10. Finish the work at home and save it in your portfolio.

    Food for thought: Think how this program would be different if we have instead worked with lists of Books, or lists of Shapes.

5.2  Understanding Equality

Note: This material is covered in pages 321 - 330 in the textbook. Read it carefully.

  1. Create a Java Project and add following files to it’s source directory.

    • Account.java

    • Checking.java

    • Savings.java

    • Credit.java

    • Bank.java

    • ExamplesBankAccts.java

    We now want to define a method that will determine whether an account is the same as the given account. We may need such method to find the desired account in a list of accounts.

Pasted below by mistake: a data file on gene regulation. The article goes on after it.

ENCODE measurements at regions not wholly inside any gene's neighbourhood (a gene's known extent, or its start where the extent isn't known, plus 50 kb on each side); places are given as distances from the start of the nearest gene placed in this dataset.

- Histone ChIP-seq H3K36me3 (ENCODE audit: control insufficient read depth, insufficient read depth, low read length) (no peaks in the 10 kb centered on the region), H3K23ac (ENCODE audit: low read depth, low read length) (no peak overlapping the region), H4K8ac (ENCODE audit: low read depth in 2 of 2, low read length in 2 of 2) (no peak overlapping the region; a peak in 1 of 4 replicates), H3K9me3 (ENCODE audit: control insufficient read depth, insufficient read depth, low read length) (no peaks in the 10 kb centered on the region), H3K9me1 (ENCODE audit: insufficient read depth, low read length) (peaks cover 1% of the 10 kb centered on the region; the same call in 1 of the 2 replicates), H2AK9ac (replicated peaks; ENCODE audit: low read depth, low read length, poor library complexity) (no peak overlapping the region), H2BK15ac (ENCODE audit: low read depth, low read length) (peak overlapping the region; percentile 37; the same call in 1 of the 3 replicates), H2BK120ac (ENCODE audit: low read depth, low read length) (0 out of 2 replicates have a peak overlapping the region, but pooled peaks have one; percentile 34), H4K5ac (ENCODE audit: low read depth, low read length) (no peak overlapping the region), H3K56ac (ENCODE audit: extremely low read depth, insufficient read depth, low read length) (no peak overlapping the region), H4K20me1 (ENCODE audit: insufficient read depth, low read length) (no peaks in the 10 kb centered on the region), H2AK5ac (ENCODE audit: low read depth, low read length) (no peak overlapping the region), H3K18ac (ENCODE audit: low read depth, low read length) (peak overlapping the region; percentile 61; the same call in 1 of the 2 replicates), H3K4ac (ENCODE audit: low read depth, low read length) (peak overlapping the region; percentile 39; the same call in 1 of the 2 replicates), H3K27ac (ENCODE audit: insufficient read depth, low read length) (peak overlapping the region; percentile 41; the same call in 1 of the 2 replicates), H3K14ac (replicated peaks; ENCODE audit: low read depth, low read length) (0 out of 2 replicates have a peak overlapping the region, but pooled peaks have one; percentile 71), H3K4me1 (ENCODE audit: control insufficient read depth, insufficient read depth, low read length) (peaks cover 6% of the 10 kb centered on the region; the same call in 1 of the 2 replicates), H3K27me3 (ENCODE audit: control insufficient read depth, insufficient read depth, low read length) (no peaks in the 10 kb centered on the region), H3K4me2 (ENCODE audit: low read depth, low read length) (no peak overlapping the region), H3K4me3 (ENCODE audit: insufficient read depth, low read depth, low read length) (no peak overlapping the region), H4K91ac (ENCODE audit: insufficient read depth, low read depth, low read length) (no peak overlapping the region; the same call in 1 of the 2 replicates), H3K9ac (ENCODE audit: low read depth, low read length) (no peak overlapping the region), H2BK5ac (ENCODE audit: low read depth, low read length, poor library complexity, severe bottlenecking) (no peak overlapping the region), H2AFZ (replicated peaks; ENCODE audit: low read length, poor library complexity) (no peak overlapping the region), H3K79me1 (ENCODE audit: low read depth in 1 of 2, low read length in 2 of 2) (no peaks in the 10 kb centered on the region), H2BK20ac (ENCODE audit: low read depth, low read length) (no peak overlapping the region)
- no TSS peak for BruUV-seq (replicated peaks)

Of course, now that we have the abstract class it would be easy to compare just account number and the name on the account. But, maybe, we want to make sure that the customer’s data match the data we have on file exactly - including the balances, the interest rates, and the minimum balances - as applicable.

    The design of the method same is similar to the technique described in the textbook. The relevant classes and examples that were handed out in the class can be found in the file Coffee.java. You may want to look at the code there as you work through this problem.

  2. Begin by designing the method same for the abstract class Account.

  3. Make examples that compare all kinds of accounts - both of the same kind and of the different kinds. For the accounts of the same kind you need both the expected true answer and the expected false answer. Comparing any checking account with another savings account must produce false.